Once a Brat, Always a Brat!

I was the oldest daughter of an Army officer. We moved about 20 times before I graduated in 1976. We mostly lived in Alabama, Georgia and Texas and lived in Germany for three whole years while I was in high school. We always lived on post except for the two years my dad was in Vietnam and 9 months in California.

I hated when we lived off-post. It always made me feel unsafe.

No MP’s, no barbed-wire fence to keep the dregs of society out. And it was even scarier to me, because not only were we in this alien environment- but Dad was gone, and maybe could never come home. Daddy’s picture – crying and praying every night.

When I was young, I remember tanks and helicopters in my back yards, strict rules about everything, washing walls before we moved and moving every few months. Even at a young age, I devised a way of coping with moving. I would figure out the halfway point between the point where I was living then and to where I was moving. Then I would allow myself to cry about moving to the halfway point and then be excited the last half.

In the junior high years, I remember learning of friends whose father’s died in Vietnam, taking lengthy classes on nuclear emergencies, bomb drills, dreaming about war, shopping at the PX, and I remember how mad Dad got when I drew a peace sign.

High school in Germany was a whole new arena. Losing my ID all the time, MP’s watching us like a hawk, GI’s drooling at every female all the damned time, more bomb drills, long bus rides to school, the best friends in the world, barbed-wire everywhere, and more GI’s.


Editor’s Note: This article first appeared in Military Brats Online in 1997.

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4 Comments
  1.  Just buried my family CO (father) on Monday. I held it together as proudly and with head high as I could all the way to the gun salute then totally lost it. Sorry dad…, I f***** up….. B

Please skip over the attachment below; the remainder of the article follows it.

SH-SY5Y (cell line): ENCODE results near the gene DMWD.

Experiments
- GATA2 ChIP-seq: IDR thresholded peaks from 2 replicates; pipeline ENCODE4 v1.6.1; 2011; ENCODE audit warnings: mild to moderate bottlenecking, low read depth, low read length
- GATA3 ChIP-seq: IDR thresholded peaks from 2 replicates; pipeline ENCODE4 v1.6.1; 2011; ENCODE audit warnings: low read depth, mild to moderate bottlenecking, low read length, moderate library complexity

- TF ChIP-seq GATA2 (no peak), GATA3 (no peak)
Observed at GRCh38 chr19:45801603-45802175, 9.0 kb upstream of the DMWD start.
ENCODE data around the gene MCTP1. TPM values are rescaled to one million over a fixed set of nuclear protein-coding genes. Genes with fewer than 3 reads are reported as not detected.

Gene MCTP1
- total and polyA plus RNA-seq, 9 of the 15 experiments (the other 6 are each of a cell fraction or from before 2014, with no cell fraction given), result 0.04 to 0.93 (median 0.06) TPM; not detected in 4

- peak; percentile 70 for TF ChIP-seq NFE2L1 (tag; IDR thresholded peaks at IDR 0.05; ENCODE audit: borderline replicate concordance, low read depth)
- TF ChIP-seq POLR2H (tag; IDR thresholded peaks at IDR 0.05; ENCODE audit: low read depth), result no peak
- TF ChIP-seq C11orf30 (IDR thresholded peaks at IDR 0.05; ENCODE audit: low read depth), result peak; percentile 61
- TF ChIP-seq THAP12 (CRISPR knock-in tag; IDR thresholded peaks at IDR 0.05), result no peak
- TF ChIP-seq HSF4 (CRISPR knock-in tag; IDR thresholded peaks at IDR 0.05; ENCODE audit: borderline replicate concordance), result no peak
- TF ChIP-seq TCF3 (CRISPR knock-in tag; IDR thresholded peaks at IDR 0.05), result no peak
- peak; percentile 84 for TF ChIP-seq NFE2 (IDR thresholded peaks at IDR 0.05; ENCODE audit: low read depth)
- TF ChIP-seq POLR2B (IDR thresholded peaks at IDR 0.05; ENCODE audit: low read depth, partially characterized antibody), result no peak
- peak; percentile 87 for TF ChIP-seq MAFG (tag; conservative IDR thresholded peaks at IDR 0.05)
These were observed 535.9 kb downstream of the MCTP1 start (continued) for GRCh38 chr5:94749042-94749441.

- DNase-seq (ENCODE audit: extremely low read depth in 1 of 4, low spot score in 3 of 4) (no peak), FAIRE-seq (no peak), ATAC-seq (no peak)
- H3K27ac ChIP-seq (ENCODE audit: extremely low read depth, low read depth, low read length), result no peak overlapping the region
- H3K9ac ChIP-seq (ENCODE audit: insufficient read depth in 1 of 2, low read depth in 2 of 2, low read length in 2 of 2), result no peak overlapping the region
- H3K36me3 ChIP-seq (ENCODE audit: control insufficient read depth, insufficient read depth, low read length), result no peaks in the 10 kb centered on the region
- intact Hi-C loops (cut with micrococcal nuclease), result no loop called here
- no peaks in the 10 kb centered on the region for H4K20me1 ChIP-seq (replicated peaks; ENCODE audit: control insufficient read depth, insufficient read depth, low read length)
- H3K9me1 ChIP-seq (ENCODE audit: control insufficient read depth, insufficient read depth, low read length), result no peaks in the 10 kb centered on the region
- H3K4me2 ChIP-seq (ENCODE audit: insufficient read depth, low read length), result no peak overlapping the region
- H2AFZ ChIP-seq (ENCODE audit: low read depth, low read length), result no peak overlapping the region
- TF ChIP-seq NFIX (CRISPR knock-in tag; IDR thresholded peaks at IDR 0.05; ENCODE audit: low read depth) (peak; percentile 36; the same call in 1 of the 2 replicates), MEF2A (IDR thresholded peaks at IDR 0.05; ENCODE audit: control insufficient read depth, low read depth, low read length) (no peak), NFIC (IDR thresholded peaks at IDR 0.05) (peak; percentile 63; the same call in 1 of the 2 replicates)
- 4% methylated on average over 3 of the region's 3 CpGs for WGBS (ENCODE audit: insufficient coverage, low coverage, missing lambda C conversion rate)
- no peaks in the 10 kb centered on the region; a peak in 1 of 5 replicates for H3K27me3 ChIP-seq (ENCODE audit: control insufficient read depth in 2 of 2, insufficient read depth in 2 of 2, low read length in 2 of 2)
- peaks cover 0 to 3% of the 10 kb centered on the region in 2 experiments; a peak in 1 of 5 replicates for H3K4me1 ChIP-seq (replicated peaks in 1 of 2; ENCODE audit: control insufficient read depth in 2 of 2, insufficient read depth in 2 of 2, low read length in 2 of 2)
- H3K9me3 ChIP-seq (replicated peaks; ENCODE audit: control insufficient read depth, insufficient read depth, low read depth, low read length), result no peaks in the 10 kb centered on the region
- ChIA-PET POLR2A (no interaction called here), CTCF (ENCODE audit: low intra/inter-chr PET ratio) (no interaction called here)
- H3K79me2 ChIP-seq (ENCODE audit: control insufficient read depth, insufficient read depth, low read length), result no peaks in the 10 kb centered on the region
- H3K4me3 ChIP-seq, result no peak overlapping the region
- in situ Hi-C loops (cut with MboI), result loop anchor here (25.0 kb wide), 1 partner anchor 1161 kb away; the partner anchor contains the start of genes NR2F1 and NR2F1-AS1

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  2. I forgot to thank you for your story Natalie – I read it twice….  B-

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  3. Great post! Spouses of those serving in the mltiiary have many challenges and opportunities. Relocating to different cities provides workers opportunities and life experiences they will not find anywhere else. I would only add that networking and the use of social networking sites becomes even more important for those on the move. Military bases offer a variety of family support services as does the internet. Regards,Jessica Miller-Merrellwww.bloggingforjobs.blogspot.com

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  4. I was born on a Portuguese AFB which the U. S. Air Force also uses. I was technically a Portuguese citizen until I declared my citizenship when I turned 21.Since we moved around alot as I was growing up I felt and still do feel that I was born ‘on the road’. I. e. that I was born some place that I would most likely never go back to live for even a few years much less the rest of my life. So it is some place I like to say that I was born there but it isn’t (and can never be ) home for me. Then again since we moved alot as I was growing up I never developed a sence of ‘my home town’ That term is alien to me. I’m not complaining about it, it’s just the way it is for me as it is with many brats.I lived overseas for a total of 7 1/2 years in two sepaerate tours while I was growing up. Living in europe was a scommon to me as living in the states is to me now. 

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